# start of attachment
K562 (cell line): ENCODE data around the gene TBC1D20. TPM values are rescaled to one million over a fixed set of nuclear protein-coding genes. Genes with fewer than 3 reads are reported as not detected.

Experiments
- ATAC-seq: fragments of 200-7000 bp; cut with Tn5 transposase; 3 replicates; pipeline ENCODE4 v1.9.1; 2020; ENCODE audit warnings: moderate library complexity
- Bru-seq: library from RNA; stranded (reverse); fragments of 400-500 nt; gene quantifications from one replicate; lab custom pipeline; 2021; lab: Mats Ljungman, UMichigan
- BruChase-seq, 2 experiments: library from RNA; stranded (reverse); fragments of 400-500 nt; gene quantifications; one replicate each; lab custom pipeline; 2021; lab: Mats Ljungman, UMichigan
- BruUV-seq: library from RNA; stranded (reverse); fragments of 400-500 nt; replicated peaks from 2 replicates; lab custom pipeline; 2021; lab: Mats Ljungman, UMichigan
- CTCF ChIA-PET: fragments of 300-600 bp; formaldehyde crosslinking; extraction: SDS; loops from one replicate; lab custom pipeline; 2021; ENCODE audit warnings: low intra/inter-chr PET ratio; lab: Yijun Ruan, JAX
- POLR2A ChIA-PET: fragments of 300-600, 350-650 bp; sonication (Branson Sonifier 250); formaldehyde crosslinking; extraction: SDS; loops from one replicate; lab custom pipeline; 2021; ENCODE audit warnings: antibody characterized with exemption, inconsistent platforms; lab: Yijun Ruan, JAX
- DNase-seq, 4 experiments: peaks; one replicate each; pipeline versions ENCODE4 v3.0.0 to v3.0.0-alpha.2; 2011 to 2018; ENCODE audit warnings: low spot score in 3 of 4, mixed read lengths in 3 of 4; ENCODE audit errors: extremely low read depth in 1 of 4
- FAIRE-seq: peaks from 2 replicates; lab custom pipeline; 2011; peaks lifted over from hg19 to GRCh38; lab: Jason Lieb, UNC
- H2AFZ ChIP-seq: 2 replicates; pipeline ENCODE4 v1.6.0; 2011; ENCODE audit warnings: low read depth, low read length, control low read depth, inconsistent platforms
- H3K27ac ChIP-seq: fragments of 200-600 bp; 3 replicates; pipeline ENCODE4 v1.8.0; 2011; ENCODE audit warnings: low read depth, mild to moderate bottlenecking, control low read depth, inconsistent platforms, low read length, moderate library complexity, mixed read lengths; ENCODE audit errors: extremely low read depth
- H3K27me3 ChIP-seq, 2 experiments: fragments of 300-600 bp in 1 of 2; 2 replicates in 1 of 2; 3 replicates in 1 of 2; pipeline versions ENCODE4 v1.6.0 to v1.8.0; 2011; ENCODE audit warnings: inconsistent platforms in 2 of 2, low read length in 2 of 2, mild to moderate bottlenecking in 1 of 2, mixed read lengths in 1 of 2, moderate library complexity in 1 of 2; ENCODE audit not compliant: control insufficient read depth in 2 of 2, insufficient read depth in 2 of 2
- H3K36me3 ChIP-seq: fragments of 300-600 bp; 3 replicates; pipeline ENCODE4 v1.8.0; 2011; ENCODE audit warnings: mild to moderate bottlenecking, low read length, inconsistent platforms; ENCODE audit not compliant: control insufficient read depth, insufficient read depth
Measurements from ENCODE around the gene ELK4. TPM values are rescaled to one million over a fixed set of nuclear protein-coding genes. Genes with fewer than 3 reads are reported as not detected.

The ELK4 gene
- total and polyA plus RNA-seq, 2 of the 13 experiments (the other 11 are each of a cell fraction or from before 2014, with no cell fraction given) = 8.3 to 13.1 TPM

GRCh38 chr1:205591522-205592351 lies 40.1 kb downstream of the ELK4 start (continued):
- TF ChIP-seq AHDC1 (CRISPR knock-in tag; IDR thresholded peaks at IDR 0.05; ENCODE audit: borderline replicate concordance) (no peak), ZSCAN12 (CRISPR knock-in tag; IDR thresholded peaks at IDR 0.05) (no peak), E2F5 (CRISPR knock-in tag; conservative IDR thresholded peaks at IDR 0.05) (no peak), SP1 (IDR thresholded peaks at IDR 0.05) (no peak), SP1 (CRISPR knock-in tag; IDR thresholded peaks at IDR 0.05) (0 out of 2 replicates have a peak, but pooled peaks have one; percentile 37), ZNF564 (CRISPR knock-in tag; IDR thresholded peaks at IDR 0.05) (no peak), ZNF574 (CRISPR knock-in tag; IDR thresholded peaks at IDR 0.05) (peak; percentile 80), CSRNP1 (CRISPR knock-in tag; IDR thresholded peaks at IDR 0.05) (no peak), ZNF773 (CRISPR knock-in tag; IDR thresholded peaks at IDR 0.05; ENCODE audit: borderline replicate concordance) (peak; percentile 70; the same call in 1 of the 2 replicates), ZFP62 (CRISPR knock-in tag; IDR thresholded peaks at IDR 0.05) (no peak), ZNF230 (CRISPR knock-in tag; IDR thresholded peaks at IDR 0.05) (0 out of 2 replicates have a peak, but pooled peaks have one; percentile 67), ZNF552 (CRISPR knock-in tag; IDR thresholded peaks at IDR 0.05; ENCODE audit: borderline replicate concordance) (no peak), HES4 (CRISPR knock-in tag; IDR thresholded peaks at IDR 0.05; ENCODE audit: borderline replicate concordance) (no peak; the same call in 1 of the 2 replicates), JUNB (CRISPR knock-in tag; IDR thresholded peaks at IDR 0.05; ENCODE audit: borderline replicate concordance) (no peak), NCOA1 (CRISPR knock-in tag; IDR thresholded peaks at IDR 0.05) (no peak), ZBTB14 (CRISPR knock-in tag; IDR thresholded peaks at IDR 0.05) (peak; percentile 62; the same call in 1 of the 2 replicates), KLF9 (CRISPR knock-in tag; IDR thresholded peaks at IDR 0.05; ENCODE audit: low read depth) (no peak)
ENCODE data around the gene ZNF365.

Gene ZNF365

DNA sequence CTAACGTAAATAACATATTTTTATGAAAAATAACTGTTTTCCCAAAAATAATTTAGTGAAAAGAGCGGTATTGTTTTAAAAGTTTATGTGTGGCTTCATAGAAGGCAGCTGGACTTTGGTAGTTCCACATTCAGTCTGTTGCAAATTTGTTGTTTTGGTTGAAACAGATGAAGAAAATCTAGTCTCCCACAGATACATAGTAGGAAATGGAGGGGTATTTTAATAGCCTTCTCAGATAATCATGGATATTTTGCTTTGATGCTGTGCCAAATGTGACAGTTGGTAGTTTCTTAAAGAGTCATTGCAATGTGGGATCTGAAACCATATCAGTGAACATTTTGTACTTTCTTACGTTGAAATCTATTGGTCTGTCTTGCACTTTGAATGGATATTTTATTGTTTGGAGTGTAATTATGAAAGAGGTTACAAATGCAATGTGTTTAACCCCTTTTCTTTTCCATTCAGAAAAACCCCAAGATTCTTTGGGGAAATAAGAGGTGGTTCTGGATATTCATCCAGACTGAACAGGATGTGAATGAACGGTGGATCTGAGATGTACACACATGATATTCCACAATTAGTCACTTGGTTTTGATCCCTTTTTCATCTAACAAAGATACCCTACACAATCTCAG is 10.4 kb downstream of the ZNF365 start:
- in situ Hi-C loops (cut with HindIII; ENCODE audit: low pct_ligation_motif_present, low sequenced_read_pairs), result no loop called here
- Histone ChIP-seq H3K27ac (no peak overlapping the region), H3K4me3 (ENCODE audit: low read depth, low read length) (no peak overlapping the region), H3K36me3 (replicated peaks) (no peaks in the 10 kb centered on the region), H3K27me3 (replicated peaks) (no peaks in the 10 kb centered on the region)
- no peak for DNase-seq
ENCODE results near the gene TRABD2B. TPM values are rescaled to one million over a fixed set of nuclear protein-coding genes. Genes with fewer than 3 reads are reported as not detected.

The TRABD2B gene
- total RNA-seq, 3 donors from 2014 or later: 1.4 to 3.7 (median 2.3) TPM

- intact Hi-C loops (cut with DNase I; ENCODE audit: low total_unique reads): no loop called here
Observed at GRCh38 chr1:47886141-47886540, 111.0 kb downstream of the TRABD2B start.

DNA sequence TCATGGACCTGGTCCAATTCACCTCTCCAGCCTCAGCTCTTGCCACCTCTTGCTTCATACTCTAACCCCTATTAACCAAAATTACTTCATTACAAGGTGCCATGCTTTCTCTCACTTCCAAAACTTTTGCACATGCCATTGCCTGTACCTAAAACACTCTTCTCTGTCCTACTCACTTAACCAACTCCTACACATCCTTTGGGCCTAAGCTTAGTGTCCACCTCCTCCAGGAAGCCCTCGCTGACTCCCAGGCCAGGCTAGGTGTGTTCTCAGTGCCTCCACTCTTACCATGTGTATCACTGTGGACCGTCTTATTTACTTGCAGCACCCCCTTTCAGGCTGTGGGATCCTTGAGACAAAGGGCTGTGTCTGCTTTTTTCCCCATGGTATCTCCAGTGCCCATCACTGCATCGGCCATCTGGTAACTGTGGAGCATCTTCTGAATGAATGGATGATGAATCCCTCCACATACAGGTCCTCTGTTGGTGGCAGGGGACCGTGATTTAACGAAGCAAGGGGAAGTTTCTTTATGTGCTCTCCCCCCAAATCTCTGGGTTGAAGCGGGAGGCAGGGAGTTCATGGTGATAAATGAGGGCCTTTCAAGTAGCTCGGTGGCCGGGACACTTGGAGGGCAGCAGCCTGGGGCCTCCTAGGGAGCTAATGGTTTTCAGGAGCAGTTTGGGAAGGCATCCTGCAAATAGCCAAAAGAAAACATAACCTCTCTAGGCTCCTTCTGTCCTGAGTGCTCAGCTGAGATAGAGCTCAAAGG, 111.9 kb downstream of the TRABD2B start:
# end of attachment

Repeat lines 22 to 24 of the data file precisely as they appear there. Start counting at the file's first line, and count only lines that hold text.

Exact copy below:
DNA sequence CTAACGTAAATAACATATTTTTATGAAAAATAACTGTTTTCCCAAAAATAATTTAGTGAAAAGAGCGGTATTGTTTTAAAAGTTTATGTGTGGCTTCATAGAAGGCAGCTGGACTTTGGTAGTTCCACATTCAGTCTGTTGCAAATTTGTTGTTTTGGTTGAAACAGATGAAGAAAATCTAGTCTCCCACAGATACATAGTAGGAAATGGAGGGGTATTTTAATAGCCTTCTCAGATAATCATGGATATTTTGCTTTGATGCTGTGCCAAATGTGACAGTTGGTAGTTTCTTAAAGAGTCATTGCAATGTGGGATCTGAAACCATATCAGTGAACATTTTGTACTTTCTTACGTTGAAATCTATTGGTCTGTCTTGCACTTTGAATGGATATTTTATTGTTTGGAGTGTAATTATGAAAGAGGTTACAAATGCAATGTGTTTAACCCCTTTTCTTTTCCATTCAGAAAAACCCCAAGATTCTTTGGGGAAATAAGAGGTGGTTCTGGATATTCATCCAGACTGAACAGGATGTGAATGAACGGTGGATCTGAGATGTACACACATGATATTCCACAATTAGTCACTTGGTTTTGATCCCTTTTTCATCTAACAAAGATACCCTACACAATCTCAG is 10.4 kb downstream of the ZNF365 start:
- in situ Hi-C loops (cut with HindIII; ENCODE audit: low pct_ligation_motif_present, low sequenced_read_pairs), result no loop called here
- Histone ChIP-seq H3K27ac (no peak overlapping the region), H3K4me3 (ENCODE audit: low read depth, low read length) (no peak overlapping the region), H3K36me3 (replicated peaks) (no peaks in the 10 kb centered on the region), H3K27me3 (replicated peaks) (no peaks in the 10 kb centered on the region)